08/10/2013 11:34 BST | Updated 23/01/2014 18:58 GMT

Beyond the Stadiums Series: Tips on How to Explore the 12 Cities of the FIFA 2014 World Cup

When you tour around Brasilia you are immediately drawn to its unique feel and look. First of all, it is a very horizontal city (with just a few tall buildings in the middle) making it free from the typical oppression you feel with other "traditional" metropolises around the world...

It's safe to say that Brasilia, capital of our beautiful country, is by far the most unique city in Brazil. It was born of a dream, almost literally, and became a Brazilian utopia. Brasilia is one of the most important chapters in our recent history when, in the 1960's, the government was transferred from Rio de Janeiro to the middle of the country, to a brand new city that was built from scratch in just a few years.

Many words come to mind when you think about Brasilia: politics, architecture, Oscar Niemeyer, urbanism, power, concrete. And all these make a lot of sense, as the city is really a mix of all that. But it's also so much more: a lot of culture (with its many palaces and museums), music (the city is considered an important hub of Brazilian rock), art and even nautical sports and ecotourism. It's also another host-city of the 2014 FIFA World Cup and a place I am proud to invite all visitors, both Brazilians and foreigners to discover.

When you tour around Brasilia you are immediately drawn to its unique feel and look. First of all, it is a very horizontal city (with just a few tall buildings in the middle) making it free from the typical oppression you feel with other "traditional" metropolises around the world. Another curious aspect about the city is its shape (like an airplane), with commercial and residential areas on the "wings" and the political core in the middle.

And since it was a planned city, don't expect to find names and dates on its "streets" and "avenues", because you won't find them (as a matter of fact, we don't even have streets and avenues in Brasilia); try combinations of codes (almost like coordinates) and you'll get anywhere without ever getting lost. And this is just one of the many, many perks of this beautifully strange place, this open air museum, this epitome of our ambition as a nation, this incredible place that appeared in the middle of nowhere - almost like magic - and attracted Brazilians from all over the country into a melting pot of cultures and accents.

Some tips to make the most out of your visit beyond the stadiums:

1- An open air museum

Being the capital of the country, Brasilia harbors the political core with its many palaces and iconic landmarks designed by Oscar Niemeyer. Civil tourism is one of its strongest products and some places should not be missed: the government palaces (Planalto and Alvorada), the National Cathedral, the Congress, the 3 Powers Square, the Esplanade of Ministries and the JK Memorial (to name a few). The Republic Museum, with its curved shape that resembles a UFO is a clear example of what makes the architecture in Brasilia so unique. The place is always open to the public and usually harbors interesting modern art exhibitions.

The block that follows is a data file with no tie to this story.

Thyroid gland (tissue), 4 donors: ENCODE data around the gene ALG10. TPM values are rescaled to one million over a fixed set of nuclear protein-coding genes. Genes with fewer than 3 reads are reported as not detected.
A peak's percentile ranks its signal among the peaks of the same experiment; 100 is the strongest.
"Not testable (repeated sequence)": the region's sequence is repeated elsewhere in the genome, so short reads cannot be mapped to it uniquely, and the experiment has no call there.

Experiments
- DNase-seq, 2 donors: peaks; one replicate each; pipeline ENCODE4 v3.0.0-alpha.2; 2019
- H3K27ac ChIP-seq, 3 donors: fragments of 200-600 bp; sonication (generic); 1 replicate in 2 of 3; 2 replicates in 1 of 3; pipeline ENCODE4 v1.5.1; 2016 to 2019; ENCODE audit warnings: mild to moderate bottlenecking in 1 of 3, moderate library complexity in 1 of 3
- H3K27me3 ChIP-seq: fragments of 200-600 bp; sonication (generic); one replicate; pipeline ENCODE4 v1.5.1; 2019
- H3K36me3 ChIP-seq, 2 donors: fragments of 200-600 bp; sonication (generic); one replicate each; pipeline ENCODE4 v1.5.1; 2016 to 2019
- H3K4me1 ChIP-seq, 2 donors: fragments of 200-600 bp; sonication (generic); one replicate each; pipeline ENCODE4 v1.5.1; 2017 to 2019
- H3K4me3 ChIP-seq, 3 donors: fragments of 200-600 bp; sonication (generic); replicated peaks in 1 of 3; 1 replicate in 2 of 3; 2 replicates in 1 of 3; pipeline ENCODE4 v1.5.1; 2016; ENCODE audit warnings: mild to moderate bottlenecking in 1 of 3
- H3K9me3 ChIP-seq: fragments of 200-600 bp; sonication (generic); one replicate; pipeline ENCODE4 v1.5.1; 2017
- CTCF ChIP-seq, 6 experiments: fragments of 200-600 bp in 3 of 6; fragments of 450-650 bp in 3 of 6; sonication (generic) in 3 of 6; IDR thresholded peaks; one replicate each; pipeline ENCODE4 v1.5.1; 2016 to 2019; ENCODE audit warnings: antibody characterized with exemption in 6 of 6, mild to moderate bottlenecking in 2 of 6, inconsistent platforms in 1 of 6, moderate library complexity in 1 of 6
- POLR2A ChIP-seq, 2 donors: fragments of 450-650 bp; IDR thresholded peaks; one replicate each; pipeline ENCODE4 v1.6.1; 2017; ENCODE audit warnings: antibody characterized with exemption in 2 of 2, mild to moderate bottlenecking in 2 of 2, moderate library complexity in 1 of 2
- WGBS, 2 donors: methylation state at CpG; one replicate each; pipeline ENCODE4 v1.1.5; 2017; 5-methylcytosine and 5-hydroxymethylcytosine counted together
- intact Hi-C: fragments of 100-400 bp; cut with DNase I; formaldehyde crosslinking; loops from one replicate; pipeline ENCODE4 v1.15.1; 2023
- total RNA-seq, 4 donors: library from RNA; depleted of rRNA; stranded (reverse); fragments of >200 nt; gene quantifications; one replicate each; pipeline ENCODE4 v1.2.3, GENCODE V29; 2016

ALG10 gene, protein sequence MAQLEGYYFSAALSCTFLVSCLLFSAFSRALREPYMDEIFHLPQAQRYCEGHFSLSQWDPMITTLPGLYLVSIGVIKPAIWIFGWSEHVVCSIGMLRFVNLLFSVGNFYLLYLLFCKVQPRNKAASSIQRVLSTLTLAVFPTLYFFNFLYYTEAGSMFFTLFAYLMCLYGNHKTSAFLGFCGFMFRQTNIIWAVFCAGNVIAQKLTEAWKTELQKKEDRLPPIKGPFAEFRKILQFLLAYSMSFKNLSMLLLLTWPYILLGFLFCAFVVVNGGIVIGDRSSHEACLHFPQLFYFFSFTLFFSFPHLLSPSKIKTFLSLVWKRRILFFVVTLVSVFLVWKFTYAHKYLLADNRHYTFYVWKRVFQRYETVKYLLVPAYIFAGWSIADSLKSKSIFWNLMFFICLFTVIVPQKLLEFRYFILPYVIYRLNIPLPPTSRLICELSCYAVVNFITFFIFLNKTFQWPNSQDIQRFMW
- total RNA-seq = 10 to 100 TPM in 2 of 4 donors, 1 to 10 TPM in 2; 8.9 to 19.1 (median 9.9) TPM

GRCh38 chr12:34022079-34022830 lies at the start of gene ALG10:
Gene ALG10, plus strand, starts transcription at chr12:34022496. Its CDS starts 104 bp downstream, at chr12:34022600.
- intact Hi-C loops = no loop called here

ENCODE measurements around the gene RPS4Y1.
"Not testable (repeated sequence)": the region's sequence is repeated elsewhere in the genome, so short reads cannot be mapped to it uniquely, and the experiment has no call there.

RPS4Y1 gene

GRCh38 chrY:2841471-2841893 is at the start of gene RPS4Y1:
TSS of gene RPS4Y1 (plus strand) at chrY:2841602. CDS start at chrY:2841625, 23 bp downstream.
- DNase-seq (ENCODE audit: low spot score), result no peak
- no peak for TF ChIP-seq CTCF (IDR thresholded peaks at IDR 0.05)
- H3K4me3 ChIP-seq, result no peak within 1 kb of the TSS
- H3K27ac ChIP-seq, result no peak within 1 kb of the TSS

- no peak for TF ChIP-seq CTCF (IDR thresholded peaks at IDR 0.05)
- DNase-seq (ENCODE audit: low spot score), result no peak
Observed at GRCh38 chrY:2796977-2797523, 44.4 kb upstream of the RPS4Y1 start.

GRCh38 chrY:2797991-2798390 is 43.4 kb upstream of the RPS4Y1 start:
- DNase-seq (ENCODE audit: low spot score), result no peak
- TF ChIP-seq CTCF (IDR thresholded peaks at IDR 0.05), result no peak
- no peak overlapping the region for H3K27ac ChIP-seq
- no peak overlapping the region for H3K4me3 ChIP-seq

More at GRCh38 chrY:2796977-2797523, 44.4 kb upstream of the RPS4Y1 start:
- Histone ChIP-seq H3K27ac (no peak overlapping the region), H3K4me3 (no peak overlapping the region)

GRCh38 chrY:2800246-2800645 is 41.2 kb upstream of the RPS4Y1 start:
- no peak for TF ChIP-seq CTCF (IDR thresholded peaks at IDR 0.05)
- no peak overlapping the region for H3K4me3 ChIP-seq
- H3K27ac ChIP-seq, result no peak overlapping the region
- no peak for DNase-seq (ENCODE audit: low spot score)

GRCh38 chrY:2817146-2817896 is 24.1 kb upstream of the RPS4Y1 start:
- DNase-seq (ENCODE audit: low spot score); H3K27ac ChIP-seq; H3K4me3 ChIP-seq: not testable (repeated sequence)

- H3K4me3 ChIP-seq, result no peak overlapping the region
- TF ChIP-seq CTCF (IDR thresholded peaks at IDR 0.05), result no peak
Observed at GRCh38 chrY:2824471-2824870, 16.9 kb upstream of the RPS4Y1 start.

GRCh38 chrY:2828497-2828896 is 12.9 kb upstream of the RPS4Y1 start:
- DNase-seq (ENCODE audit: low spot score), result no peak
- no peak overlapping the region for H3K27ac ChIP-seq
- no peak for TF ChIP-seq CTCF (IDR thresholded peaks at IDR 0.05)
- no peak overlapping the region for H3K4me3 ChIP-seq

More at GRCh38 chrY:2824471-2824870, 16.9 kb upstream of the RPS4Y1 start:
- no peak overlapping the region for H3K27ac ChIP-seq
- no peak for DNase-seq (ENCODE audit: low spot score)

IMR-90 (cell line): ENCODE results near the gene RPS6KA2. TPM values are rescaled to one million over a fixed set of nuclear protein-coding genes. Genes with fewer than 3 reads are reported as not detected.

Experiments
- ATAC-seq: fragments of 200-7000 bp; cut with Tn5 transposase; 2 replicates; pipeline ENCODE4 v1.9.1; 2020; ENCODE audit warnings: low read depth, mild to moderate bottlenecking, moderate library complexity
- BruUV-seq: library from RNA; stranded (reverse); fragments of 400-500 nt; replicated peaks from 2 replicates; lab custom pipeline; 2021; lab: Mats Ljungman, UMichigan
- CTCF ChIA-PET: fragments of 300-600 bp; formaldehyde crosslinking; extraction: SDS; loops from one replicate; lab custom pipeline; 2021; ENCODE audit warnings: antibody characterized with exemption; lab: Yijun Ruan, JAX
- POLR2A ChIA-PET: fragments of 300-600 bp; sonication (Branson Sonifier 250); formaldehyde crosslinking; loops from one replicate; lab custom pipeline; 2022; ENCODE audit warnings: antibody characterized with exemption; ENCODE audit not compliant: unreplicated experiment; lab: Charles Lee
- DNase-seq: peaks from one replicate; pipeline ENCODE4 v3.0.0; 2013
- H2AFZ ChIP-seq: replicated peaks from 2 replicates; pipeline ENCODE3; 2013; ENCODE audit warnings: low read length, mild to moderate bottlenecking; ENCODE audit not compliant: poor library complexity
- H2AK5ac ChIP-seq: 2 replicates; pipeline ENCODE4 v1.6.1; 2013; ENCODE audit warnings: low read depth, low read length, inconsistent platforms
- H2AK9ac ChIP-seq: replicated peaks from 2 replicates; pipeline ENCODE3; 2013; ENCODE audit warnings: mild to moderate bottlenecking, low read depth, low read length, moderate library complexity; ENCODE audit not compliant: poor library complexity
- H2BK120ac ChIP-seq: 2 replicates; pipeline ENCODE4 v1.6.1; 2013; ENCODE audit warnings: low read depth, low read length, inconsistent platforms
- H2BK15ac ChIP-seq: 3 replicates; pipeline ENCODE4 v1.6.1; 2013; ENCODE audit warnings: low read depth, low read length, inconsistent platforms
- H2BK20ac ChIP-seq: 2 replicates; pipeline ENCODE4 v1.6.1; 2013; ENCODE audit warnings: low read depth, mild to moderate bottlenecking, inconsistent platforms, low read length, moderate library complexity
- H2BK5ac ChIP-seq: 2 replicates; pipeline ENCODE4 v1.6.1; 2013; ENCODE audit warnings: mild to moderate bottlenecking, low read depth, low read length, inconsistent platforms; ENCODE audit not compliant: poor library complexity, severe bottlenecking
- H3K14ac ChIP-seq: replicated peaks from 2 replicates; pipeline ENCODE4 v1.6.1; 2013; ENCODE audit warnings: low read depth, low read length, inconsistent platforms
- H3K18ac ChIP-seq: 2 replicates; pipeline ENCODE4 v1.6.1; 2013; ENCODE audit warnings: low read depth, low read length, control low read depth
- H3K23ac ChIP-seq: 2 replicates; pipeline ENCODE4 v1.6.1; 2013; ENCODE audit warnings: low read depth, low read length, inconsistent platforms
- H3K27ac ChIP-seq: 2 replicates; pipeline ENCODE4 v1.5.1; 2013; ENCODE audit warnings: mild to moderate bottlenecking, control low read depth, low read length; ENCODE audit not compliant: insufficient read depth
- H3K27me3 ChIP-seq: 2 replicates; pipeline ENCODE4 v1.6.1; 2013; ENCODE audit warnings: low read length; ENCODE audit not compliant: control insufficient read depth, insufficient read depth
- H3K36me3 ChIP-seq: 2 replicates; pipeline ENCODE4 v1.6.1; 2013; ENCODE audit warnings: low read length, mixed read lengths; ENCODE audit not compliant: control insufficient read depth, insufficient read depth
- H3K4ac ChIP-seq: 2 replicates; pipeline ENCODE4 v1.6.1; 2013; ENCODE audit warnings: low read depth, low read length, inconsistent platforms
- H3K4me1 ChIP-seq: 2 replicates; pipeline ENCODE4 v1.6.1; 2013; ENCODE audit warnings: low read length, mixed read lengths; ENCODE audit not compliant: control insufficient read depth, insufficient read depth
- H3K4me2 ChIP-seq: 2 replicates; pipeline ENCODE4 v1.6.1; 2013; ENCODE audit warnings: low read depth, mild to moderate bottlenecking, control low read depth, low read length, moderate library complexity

The TV Tower (where visitors glance at the city as if it was a mockup) is also a must. And it's just some steps away from the Brasilia National Stadium, which was built for the 2014 World Cup. The project respected Brasilia's aesthetics and just fits the landscape perfectly.

2- A strong gastronomic scene

Brasilia offers a lot of great restaurants, from ethnic, to traditional Brazilian (all regions), to international - it's difficult to go wrong. The South Wing offers many interesting restaurants, pubs and nightclubs and there are many great places at the Paranoá Lake (along its southern and northern margins). The South Lake, also, is where most of the embassies are located, which gives the place a very international, cosmopolitan feel. And there are many traditional hotspots, like Beirute, a restaurant that has been open since the 1960s and specializes in Middle-Eastern dishes and snacks (it is also a popular place where locals like to hang out and have some drinks after work).

3- It's always about the music

Brasilia has developed a strong musical scene (famous for many pop and rock bands) and when it comes to music, there are many places to go. Among the various options are the Clube do Choro, Funarte and the CCBB (which always offers interesting exhibitions).

4- Sports and ecotourism

Another great place to go is the beautiful City Park (the biggest urban park in the world and even bigger than Central Park), where people go everyday (especially on weekends) for running, skating, sunbathing or just a casual time under the shade of a tree drinking some coconut water. Another place locals usually go is the Água Mineral Park, which is near the city, and offers a natural swimming pool with crystal clear waters.

Brasilia is just a couple of hours away from so many other interesting places. The charming, colonial city of Pirenopolis is one example, where it's possible to experience some of the tranquility of Brazil's countryside in a place filled with breathtaking waterfalls. Besides Pirenopolis, Chapada dos Veadeiros is another great spot for those seeking adrenaline, adventure and breathtaking scenery.